In life, the King was the focal point of the entire Egyptian society. The people viewed him as the embodied guarantee of the god’s blessing, and they treated him as such. Because they believed in the afterlife, much of a king’s life was spent in preparation for his death. Hordes of workers labored to prepare the royal tomb, which also happened to be their own tomb.

The Royal Tomb of Djer at Abydos

Archaeologists have uncovered evidence of retainer sacrifice at several different First Dynasty sites. Pictorial evidence of such sacrifice has also been found on boxes and jars inside the royal tombs. Such evidence strongly supports the fact that the early kings of Egypt were the absolute rulers, not hesitant to bring their servants with them into the afterlife. A king in this life could not be expected to serve himself in the next, could he?

Symbolically, these human sacrifices discovered in First Dynasty tombs like Djer’s reveal much about the ideology in place during the Early Period. The royal tomb at Djer, in its layout and function, revolves around a central point, the king. The configuration after death mirrored that during life. All things existed to serve the king, and they did so willingly. Egypt’s kings had not yet taken on the mantra of divinity, but they were not loathe to act as the mediator between the gods and mankind. The kings presided over many ceremonies, ceremonies which were designed to elicit the favor of the gods in agriculture, fertility, prosperity, and even war. Obviously then, the king was served willingly by his subjects, for without the king’s mediation, the people would not have the blessing of the gods.

Looking back, we can see how the king’s were simply solidifying their own position through the means of ideology. Their subjects, however, did not see through to the true intentions, and many of them paid for it with their lives, entombed beside their ruler.

A Human Sacrifice, Observed by the King - Earliest Egyptian Evidence of Human Sacrifice

Symbology in Ancient Egypt: Authority Set in Stone

The rulers of Egypt discovered the power of symbology to advance their authority early in Egypt’s history. We have already seen examples of symbolism in sculpture, regalia, and ceremony, but it did not take long for symbolism to be taken to a monumental scale.

King Narmer established Memphis as an early center of the monarchy, and historical documents indicate that it was at Memphis that the earliest examples of royal palaces were centered. The basic architectural style of Egypt’s first palaces was borrowed from a structural style found in ancient Mesopotamian buildings. The climate in Egypt lends itself to a particular style of architecture, a style that emphasizes the brightness of the harsh, desert sun. Tall, thin pillars punctuate the spacious facade of an Egyptian palace, and though no examples of the earliest palaces remain standing, we can glimpse shadows of their form in the great palace of Seti I at Abydos.


The Temple of Seti I at Abydos

It had not been long before the time when those first palaces were built that Egypt had been a land of farmers and cattle herders. Viewed in this context, we see how the advent of monumental stone buildings could be used to the advantage of the ruling class, a tool with which to force the common people into reverential awe of the builders of such marvels. Palaces as symbolic of power did not begin in Egypt, but as with most customs, Egypt improved upon the practices they had borrowed. As we shall soon see, though Egypt built impressive palaces for the living, Egyptian culture and mindset revolved around their plans for the afterlife. The line between palace and temple would blur as the kings took upon themselves the mantles of Egypt’s gods.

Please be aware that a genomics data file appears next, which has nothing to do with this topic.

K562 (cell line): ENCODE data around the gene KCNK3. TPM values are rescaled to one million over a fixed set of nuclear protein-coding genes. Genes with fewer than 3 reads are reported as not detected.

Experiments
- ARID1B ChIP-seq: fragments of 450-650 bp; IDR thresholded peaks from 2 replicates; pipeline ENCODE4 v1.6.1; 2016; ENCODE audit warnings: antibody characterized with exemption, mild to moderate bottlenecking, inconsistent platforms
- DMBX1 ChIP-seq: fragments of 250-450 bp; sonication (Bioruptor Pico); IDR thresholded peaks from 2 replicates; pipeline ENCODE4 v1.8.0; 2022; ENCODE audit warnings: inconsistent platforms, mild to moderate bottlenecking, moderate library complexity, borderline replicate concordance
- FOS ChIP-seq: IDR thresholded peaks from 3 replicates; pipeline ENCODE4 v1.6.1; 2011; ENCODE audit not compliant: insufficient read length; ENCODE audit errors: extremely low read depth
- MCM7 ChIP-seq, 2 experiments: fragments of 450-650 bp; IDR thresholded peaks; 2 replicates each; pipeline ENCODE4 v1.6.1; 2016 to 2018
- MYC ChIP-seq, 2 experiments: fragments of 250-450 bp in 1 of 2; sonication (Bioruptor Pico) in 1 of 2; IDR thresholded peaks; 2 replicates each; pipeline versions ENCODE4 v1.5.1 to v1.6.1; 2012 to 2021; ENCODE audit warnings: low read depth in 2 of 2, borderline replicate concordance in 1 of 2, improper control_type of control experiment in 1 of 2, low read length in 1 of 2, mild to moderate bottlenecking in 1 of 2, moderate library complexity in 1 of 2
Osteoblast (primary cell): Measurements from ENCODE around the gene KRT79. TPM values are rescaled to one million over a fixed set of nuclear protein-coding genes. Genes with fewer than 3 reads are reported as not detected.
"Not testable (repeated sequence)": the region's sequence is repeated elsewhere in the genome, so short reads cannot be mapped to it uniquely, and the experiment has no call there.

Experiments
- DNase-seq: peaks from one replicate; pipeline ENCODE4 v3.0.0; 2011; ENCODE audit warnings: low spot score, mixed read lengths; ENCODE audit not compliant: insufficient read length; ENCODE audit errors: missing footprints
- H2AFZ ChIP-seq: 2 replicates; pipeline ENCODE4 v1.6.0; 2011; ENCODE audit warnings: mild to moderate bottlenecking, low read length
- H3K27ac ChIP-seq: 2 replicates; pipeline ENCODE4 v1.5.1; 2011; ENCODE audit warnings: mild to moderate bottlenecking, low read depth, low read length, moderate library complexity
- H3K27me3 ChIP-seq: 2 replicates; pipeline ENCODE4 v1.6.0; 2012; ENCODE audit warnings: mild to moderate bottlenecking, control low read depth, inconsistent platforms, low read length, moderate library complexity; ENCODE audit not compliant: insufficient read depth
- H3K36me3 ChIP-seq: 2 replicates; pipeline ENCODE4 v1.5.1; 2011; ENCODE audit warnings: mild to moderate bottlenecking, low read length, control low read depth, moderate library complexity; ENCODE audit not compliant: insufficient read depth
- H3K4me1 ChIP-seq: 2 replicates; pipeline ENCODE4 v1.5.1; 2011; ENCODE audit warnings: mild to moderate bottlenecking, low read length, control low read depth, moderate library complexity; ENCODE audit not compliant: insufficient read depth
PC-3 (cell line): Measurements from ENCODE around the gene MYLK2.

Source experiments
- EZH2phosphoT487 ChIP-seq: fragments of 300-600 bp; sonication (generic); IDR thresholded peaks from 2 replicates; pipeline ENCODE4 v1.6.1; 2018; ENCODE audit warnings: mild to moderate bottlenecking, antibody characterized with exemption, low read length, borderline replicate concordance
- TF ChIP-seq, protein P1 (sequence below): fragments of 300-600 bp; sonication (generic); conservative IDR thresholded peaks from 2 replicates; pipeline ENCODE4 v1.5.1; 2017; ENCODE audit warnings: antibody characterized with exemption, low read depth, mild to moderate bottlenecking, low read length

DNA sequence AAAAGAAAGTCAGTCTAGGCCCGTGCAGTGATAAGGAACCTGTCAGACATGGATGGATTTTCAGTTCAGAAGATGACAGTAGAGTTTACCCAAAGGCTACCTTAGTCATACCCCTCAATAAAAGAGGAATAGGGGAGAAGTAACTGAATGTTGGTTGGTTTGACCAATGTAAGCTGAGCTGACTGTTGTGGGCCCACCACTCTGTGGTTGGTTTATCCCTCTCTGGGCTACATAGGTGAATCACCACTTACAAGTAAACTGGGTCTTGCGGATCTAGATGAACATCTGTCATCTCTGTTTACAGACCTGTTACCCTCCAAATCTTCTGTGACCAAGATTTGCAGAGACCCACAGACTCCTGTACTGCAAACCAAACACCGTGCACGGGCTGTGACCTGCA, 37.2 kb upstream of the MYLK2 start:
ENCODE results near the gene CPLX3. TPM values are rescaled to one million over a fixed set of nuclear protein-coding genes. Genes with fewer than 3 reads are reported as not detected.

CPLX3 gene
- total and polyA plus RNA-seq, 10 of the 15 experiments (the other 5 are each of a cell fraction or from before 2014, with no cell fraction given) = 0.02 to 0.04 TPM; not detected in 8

Symbology in Ancient Egypt: The Mace-head of King “Scorpion”

When the Narmer Palette was unearthed in Nekhet, another symbolically significant artifact was unearthed along side. It has come to be known as the Mace-head of King Scorpion, a king of upper Egypt in the period prior to Narmer’s unification. It is just what it sounds like it is, the head of a mace, carved in stone and intricately inscribed with the depiction of a royal ceremony.

To me, this early Egyptian relic is an ironic symbol of the ancient Egyptian mindset. The Scorpion mace-head depicts the king performing an irrigation ceremony. He uses a hoe to cut a furrow in the earth, while a servant kneels, basket in hand, ready to receive the first sod in dedication to a bountiful planting. In Egypt, this ceremony must have held a lofty place in the minds of the people, for their very life depended on the blessing of the Nile and it’s watering of the earth.

The Mace-head of King "Scorpion"

The irony inherent in the mace-head’s symbolism is it’s memorialization of a peaceful ceremony upon an instrument of war. Since prehistoric times, maces have been symbols of authority, and the Egyptian monarchy co-opted the mace’s symbolism for it’s own benefit. Egyptian royal authority leaned in a decidedly autocratic direction, as evidenced by the mace-head itself. But even through the pictures of the Narmer Palette, King Narmer depicted in acts of war and desolation, we can see again the preeminence of violence in the Egyptian mindset.

The most telling aspect of the mace-heads true symbolism can be seen around the top ring of the artifact. Several birds, lapwings specifically, are hung by their necks on a series of gallows. In ancient Egyptian hieroglyphics, these “lapwings” represented the common people of Egypt, anyone not a part of the royal family. In essence, the mace-head bore a symbolic undertone asserting the royal authority over the common people, an authority that had very little limit. Egypt’s kings had gained their power through violence and they would go to any length to retain their power over a subservient populace. Before long, however, the monarchy would take the marriage of the Egyptian state and the Egyptian religion to new heights, in an effort to maintain control through indoctrination. Pharaoh would become one with the gods.

Lapwings on the Gallows